It’s all of those little things. I certainly connect to a character first from reading it, and then looking into who she really was; this is the first time I’m playing a real person. That was mostly through her writing, but then I feel like I have to take care of the exterior or I can’t do the first thing to quite an extreme. It’s a bit of a game of Tetris. I do so much work with hair, makeup, and wardrobe, and we had such amazing people at the helm of all those. “I thought she should dress like an Italian” was my weird initial thought. It should be a small closet but very well-made quality pieces, and she probably hasn’t shopped for anything new in 15-to-18 years. So, at one point, she probably had a tailor and her pants/jackets made. She had three cashmere sweaters, but they needed a lot of wear because she’s been re-wearing these things for a while. Once we got all of that—I said utilitarian, comfortable—and then when things didn’t fit right, because we wore some vintage pieces, I was like, “We can’t tailor it, we can’t fix it for me.” Because, I don’t know about everybody, but if you’re wearing pants from 15 years ago, they might not fit great. And I love that when things didn’t fit right, we let it ride. The whole palette of the film could easily have been the costume shop and hair, wigs and makeup, but it just all seemed to sit down in it.
It was nice to see your husband in the film.
I took it from him! I don’t know if I mentioned that he had the part first? He had the film first, it was getting put together a few years earlier, and for any million reasons that films don’t work out, this one didn’t. He had it first, which is where I read it—because we read each other’s things. He brought it home, and I was like, “Oh, I love Nicole Holofcener, I can’t wait to read it!” But then I came back out with probably an inappropriate amount of, “This is amazing!” It really was. There’s an economy to her writing—she wrote it with Jeff [Whitty]—there’s not a line that’s not necessary, not a moment where you think maybe that will get cut out. These two people I’m so enamored with I should not be rooting for, and I thought, what a peculiar balance to hit to be rooting for these two characters that are grifting people and are not typical heroes.
Then the movie didn’t work out, it wasn’t happening, and I couldn’t let it go. And it was not my project to be so strangely obsessed with! But three weeks would go by, and Ben [Falcone, McCarthy’s husband] is talking about something else, and I was like, “You know, somebody should make it!” He’s like, “I don’t know what you’re talking about.” I was like, “I’m talking about the movie, sorry.” He’s like, “Not on topic, we were talking about a completely different thing.” Another week or two would go by, I was like, “I want to see that movie.” He’s like, “We don’t have the rights to this movie! I can’t do anything about that.” I could not get off that topic, and then I started saying, “Could I play Lee? I feel strangely connected to her, I really think I have a gut for her.” And then we started putting that together, Mari and I met, and it just all seemed to be lovely. I wormed my way into Ben’s movie!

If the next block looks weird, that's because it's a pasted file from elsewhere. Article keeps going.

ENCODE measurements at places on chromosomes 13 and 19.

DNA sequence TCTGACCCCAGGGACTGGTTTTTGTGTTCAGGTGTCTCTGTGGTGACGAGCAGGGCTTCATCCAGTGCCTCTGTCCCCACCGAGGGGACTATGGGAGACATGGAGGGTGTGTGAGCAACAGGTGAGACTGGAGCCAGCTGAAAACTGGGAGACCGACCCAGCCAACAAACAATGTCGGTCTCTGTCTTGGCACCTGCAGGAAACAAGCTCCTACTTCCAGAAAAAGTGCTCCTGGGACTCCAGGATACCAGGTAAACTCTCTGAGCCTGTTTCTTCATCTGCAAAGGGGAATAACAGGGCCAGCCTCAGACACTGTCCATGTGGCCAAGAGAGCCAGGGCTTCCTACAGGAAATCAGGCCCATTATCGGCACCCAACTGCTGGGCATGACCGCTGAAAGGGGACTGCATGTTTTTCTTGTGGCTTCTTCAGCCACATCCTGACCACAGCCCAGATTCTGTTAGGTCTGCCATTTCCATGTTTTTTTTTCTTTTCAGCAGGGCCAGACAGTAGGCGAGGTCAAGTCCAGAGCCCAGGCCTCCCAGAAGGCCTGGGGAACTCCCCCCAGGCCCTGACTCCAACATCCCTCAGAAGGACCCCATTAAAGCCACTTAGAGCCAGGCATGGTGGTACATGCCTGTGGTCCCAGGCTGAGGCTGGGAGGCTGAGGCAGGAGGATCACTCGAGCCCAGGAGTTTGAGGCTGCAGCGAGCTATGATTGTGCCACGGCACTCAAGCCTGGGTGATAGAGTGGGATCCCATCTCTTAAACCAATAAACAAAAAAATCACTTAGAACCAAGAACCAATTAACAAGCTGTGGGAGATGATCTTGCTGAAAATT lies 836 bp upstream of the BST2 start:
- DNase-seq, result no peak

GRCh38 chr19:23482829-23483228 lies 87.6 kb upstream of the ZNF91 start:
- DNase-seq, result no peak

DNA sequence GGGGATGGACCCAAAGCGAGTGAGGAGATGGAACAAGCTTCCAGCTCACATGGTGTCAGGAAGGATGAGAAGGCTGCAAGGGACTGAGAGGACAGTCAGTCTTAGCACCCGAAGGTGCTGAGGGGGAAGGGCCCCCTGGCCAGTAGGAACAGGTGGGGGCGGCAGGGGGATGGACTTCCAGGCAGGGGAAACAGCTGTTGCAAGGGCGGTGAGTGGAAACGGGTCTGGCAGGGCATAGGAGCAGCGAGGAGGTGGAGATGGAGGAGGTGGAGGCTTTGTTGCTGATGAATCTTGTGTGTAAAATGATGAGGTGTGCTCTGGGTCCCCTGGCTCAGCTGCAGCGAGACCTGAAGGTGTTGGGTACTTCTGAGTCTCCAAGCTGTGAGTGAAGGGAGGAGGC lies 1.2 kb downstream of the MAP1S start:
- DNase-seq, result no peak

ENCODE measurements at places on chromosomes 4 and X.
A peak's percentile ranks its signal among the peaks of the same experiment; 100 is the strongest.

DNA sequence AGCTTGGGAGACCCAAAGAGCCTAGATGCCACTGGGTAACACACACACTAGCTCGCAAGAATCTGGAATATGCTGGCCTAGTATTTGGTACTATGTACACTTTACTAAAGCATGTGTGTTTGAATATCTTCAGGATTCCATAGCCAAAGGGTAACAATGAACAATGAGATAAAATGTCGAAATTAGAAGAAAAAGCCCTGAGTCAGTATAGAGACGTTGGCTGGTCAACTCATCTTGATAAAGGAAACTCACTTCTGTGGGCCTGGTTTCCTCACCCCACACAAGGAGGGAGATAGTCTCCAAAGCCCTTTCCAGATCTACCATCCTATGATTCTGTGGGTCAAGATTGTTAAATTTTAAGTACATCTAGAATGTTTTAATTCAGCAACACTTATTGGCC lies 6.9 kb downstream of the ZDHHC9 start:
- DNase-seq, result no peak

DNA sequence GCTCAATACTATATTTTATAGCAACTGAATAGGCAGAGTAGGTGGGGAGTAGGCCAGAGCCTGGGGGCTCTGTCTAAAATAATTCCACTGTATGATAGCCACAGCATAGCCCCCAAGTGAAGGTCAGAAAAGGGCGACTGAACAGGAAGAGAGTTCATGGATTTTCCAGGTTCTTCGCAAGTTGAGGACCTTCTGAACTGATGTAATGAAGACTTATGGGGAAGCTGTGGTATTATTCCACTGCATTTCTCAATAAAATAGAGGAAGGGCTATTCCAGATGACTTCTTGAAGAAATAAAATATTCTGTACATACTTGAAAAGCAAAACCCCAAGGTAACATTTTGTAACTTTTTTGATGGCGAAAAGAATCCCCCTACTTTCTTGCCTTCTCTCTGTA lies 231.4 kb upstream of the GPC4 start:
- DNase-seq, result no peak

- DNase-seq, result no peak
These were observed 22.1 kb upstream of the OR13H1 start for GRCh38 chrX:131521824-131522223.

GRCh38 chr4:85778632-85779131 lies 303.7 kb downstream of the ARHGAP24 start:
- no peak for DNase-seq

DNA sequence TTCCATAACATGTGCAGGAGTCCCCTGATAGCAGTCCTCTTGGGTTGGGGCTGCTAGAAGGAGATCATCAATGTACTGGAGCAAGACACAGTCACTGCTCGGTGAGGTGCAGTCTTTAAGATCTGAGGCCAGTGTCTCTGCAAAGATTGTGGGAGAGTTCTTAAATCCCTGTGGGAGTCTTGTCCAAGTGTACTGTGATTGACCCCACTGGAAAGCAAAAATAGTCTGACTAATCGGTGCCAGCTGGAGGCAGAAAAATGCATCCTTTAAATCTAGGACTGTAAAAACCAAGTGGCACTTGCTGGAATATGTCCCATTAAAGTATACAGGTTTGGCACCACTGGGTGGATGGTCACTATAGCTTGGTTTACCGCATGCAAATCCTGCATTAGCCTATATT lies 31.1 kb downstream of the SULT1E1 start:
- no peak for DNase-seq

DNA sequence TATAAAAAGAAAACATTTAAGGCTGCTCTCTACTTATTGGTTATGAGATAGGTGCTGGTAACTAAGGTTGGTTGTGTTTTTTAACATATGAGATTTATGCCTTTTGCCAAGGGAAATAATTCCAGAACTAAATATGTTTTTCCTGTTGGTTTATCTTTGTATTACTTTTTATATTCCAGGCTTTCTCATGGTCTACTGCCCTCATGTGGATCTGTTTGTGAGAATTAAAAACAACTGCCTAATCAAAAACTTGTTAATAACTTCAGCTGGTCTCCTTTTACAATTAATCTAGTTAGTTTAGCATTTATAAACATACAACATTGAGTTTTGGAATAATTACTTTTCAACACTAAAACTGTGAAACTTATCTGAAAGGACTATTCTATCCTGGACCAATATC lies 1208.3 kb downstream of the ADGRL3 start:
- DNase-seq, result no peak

How important was it for you to get the queer aspect of Lee’s identity right?
It’s very much a part of her personality and a bit of a heartbreak in watching it that she couldn’t just connect, that it was so difficult for her. The fact that she went to Julius [New York’s oldest gay bar] in the early ‘90s, I thought, was very telling of maybe how uncomfortable she was. Early ‘90s, gay men and lesbians did not intermingle. I was at Julius in those days, because I went with all my friends, and I think Lee went there to not be seen. She was not going to be bothered. She could still go somewhere where there was a bit of safety in the company. It was another way for her to shield herself.
Toward the end, when Jack is clearly losing his battle with AIDS, at that point in New York City, “epidemic” isn’t even a big enough word. It plays back into what I was saying about the invisibility of people. And I don’t think we’re there yet by any stretch, but the fact that people now don’t have to shield and cloak themselves so much is a very good thing to be reminded of. Not that long ago, you did. Many places have to now. I loved that it was just a part of who they were without being a topic of the story. We need to see more of that.
Lee is someone on the opposite side of the fence as you, a celebrity chaser. Did an antagonistic relationship come into play at all in your portrayal?
Not so much the celebrity, though I found it interesting, her valid and true point about “Why can’t I just write? Why do I have to sing and dance and be sparkly at a party? Why can’t you just look at my writing?” I believe in that too. Why can’t everyone do their jobs and not be a show pony? I think there’s an element [of that that] I totally identify with. She didn’t want to play the game, which I respected so much. I wish that was a little more fashionable now.
You shot the film around the same time that you were playing Sean Spicer on Saturday Night Live. Did that help you get into the mindset of someone who can justify all the lies they tell?
Oh, Lord! I would shoot that on some weekends, so I felt like I was living in slightly opposing worlds. No, because Lee is someone I found engaging, and I wanted to look at the heart of why she did troubling things. I think my job with [Spicer] was just to hold the mirror up. I wasn’t examining him. Even when I did him, I said we must always use his words. I don’t want to make fun, I don’t want to make things up, I just want to hold the mirror and let his own words reflect back—because they’re crazy enough. It was very different worlds.
What do you want people to take away from the movie?
I hope people will think about seeing the invisible people that are all around them all the time. Lee and Jack were just people that no one looked at. No one passed Lee and thought, “I wonder if she’s remarkable, I wonder if she’s a better writer and smarter and funnier than anyone I know in my life.” She just became invisible. Jack was homeless when they met, and how many people do we pass a day that we don’t even look at? Especially now, we’re all so busy staring at what other people are doing. I hope people look up and see people.